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Heritage Site Preserves History Of Canadian Beef Rings
Before electricity and refrigeration, resourceful Canadian farmers came up with a practical way to preserve and enjoy beef through hot summer months. Similar to today’s “crowd butchering”, where an animal isn’t butchered until enough people commit to buy shares, Beef Rings were cooperative-like groups that divided a newly-butchered steer each week to shareholders. The community ventures were especially useful in times such as World War II, when beef was rationed.
  Visitors can arrange a tour of what may be the only building left in Manitoba that was once used for a beef ring. The Gilbert Plains Beef Ring was restored and named a designated municipal heritage site in 2006.
  Located on property owned by Lorne and Victoria Smith, the couple restored the building with the help of neighbors and a community development grant in 2007-2008. The building was used when Lorne’s grandfather, Selby Smith owned the property, until the Beef Ring ceased in 1951 after power lines were installed.
  “A lot of it is original,” Victoria Smith says of the 1923 building. “It has a pole in the middle where the wooden winch hangs, a thick rope, the original cutting block, and knives and hooks they used.”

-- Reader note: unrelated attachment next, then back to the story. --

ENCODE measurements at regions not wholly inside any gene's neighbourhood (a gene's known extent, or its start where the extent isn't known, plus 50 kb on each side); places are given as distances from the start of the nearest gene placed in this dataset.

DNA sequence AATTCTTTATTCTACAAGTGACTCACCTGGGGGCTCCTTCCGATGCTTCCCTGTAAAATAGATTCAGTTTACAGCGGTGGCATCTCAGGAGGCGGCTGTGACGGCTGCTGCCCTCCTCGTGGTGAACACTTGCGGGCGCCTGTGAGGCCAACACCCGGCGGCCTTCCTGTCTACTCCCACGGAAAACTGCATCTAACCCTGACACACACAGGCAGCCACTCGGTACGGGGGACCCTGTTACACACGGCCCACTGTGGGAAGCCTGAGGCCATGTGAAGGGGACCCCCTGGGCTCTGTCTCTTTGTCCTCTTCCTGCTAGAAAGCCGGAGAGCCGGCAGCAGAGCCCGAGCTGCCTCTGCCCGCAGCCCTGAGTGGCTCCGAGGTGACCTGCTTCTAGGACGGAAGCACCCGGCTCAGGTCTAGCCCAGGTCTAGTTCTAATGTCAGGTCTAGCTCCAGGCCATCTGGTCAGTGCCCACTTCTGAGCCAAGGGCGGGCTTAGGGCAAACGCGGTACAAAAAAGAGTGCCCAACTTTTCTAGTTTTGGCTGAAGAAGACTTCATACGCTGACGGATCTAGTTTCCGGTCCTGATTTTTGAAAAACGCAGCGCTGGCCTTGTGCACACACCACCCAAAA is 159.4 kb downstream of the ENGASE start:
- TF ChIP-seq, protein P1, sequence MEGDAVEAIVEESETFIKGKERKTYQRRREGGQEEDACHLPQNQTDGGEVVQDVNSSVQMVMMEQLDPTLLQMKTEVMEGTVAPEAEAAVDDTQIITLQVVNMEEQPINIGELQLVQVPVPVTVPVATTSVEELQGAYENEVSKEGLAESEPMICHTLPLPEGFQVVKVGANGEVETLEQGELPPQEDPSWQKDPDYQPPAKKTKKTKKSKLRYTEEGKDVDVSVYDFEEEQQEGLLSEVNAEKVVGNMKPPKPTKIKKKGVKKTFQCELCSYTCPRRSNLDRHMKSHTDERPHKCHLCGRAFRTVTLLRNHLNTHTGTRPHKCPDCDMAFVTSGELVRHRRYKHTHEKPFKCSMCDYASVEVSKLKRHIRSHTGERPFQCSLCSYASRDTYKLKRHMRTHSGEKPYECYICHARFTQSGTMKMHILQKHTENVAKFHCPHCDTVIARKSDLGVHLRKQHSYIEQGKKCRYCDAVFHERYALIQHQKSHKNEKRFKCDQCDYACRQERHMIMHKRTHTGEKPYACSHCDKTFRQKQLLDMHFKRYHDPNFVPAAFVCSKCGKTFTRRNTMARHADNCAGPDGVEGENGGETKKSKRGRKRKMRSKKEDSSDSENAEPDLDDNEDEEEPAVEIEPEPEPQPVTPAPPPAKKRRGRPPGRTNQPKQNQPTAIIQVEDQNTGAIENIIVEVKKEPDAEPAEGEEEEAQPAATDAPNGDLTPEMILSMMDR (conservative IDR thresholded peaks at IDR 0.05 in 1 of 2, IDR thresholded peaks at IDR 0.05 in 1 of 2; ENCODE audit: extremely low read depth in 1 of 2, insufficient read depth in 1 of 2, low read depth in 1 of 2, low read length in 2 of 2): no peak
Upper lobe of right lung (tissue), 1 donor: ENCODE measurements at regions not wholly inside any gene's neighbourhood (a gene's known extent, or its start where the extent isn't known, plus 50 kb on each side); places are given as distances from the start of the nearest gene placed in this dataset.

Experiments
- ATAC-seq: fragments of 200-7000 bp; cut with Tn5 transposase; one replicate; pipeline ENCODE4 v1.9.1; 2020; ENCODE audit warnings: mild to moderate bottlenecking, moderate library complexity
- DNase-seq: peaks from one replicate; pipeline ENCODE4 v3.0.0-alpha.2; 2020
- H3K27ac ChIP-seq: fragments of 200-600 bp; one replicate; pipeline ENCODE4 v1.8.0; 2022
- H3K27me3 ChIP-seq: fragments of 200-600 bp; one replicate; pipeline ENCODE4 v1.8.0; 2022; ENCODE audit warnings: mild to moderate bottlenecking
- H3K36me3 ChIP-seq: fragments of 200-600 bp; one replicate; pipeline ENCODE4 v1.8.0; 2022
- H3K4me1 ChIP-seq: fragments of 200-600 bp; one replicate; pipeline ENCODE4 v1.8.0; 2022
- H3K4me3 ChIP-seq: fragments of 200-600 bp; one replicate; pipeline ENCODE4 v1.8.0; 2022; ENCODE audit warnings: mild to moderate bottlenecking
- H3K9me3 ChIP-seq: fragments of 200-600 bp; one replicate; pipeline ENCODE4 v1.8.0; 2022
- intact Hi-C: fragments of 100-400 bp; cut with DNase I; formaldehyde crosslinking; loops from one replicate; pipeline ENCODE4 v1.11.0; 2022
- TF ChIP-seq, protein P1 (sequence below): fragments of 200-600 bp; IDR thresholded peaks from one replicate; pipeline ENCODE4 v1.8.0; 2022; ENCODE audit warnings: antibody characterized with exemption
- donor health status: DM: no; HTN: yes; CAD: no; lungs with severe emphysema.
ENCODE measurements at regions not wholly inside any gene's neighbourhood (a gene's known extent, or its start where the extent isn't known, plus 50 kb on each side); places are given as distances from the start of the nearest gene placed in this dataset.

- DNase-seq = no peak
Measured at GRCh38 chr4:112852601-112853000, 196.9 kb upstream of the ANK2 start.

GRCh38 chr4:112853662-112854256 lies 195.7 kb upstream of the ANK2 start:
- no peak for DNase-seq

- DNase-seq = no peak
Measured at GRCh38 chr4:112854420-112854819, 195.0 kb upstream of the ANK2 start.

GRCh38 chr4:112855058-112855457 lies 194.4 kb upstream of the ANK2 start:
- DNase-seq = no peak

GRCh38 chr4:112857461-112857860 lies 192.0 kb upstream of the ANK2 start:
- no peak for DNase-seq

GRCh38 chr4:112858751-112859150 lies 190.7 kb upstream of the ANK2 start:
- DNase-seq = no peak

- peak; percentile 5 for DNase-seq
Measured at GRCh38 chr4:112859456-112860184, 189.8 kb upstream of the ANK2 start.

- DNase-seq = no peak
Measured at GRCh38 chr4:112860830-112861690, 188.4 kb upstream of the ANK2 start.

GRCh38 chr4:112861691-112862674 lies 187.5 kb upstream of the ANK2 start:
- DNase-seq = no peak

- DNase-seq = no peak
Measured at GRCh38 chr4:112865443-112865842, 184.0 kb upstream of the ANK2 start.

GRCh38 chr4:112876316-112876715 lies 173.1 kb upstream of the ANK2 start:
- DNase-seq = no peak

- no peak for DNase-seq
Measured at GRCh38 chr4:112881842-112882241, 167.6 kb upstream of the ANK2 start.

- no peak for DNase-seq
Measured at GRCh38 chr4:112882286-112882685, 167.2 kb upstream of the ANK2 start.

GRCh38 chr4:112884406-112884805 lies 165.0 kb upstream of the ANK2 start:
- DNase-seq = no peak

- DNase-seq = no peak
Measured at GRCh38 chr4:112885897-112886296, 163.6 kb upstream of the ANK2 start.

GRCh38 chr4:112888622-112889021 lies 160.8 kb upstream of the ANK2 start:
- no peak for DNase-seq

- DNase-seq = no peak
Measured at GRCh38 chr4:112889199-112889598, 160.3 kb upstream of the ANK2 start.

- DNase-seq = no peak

Though details varied at other Beef Rings, the concept was similar to the Gilbert Plains setup. Each Friday during the summer, one share member brought a steer to the holding stall. After passing inspection to ensure it was healthy and would dress out to 500 to 600 lbs., the steer was slaughtered. The carcass was lifted by the large wooden built-in hoist, and on Saturday a butcher cut it up.
  The number of member families varied over the years from 16 to 24, but the meat was divided equally. Each family received different cuts of meat each week so that by the end of about 20 weeks they had received all the cuts of beef. The meat was placed in cotton sacks (often sugar sacks) and hung on numbered hooks along two walls of the building. Families took their sacks home and kept the meat cool as best they could in a well, ice house or cool basement.
  Because it was important to the Smiths to preserve family and local history, they maintained the building through the years and were pleased to have it restored to its original design.
  Lorne takes visitors to the site for tours, Smith says. Call ahead to set up a time with him or call Gilbert Plains Municipality (ph 204 548-2326).
  Contact: FARM SHOW Followup, Lorne and Victoria Smith, Box 201, Gilbert Plains, Man. R0L 0X0 Canada (ph 204 548-2548)

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2019 - Volume #43, Issue #3